Banks Won’t Eat Challengers’ Dog Food But That’s Not Who’s Coming For Their Lunch

<Reproduced with kind permission from Forbes>

The Bubble of Banking

“Get out of the building” was such trendy advice a few years ago and now everyone is barricaded in their building.

Being told to look at other industries elicited many a gratuitous Silicon Valley excursions from bankers around the world which were invariably sprung on by lofty aspirations of doing the same things as the champions only to be drowned by seemingly reassuring remarks on how that simply doesn’t apply to banking. 

These days those trips are rarer and rarer which is a blessing and a curse.

Is it maybe that we don’t get out so that we don’t see how far behind we are digital user experience wise?

What’s most concerning is that traditional banks are not the only ones inside the bubble anymore but challengers are heading that was as well.

It’s nothing short of tragic to see some of them having but moments ago left their privileged first-principles design position and having now gotten utterly stuck in whatever they produced, often so blinded by the reality of day-to-day operations that instead of their current offering being a first pit stop at the end of a design sprint it becomes their main offering.

There is no doubt that it’s understandable – for challengers day-to-day doesn’t only involve running a bank which is what incumbents cite doing with such sacrifice but running a small business that needs to show its worth under extreme scrutiny as well. It’s tough.

A tale of two different tragedies – the challengers having to make a start-up thrive and the bankers having to budge an almost impenetrable mass of legacy tech and legacy culture. None an enviable position. None poised to build any lasting wins for the consumer.

Where are my MoneyMomentsTM

No one wanted challengers in the UK to succeed more than me. Over the years I’ve penned a couple of open letters which aimed to keep the snark level low and the constructive advice level high. Granted, a lofty goal for me, but my delivery shouldn’t have obscured the main message a plea for them to build solid technology pillars, take aggregation seriously, buy or build extremely capable categorization and data capabilities and above all, forget about banking products as they know them and design from scratch for addictive money moments.

Needless to say and not to burst the bubble of our newly enthused American friends who celebrate the announced imminent import of some of those propositions this week, none of that happened.

If you unpack most challengers today, they are rapidly building legacy of their own both in technology and in the way they are building the organization, having skipped steps and cut corners in their hurry to put out an app with some pleasing design accompanied by the best looking card they can think of and greater a sin still, with the exception of the unrealised promise of the budding challengers who aspire to become platforms, gave us precisely the same thing high street banks did.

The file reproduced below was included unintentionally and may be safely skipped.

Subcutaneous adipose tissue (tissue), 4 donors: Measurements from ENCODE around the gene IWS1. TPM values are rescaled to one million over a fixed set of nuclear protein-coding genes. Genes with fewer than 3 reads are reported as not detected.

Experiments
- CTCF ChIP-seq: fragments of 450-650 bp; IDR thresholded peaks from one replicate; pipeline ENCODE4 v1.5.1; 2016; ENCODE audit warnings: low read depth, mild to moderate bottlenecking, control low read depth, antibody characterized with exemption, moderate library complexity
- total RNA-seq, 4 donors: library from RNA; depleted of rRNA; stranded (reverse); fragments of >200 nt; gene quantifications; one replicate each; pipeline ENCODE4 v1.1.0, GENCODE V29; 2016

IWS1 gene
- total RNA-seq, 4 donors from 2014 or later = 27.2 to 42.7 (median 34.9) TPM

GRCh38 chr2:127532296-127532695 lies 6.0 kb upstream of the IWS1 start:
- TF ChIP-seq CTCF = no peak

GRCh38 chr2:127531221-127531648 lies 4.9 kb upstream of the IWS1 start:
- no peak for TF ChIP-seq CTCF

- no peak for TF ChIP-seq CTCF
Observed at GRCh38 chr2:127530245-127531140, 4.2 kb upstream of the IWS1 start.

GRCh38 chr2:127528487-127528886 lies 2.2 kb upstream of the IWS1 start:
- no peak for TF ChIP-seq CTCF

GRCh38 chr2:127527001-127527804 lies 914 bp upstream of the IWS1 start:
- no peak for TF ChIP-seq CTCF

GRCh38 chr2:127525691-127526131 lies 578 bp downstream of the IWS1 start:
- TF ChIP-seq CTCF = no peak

Not a MoneyMoment in sight. How do l know they aren’t building any? Well ask yourself, with all the permissions every app ever asks for, why hasn’t any challenger asked to read your health data or at least your Calendar or your TripIt information? How are they to build integrated, contextual experienced when their transactional data is largely untouched and unaugmented with meaning and their data from other sources inexistent?

They aren’t. Truth is it’s not necessarily more likely that they will start doing so any sooner than the next NatWest app update. 

License to snooze

It’s a lot grimmer for the success of the challengers than we have collectively hoped for in the industry with advocates faith diminishing and mass adoption lacking but does that mean that incumbents should breathe a sigh of relief and carry on with JP Nicols’ trademarked “innovation theaters” and ever stronger “business prevention” departments?

Only if they’re ready to be out of the game because the extinction threat doesn’t come from colorful cards and incrementally better digital apps but entirely new ways of interacting with finances that will insidiously and mercifully insert themselves in our every day digital lives through buying behaviour and relevant advice and the guys who can and will provide this only have to click to make it happen.

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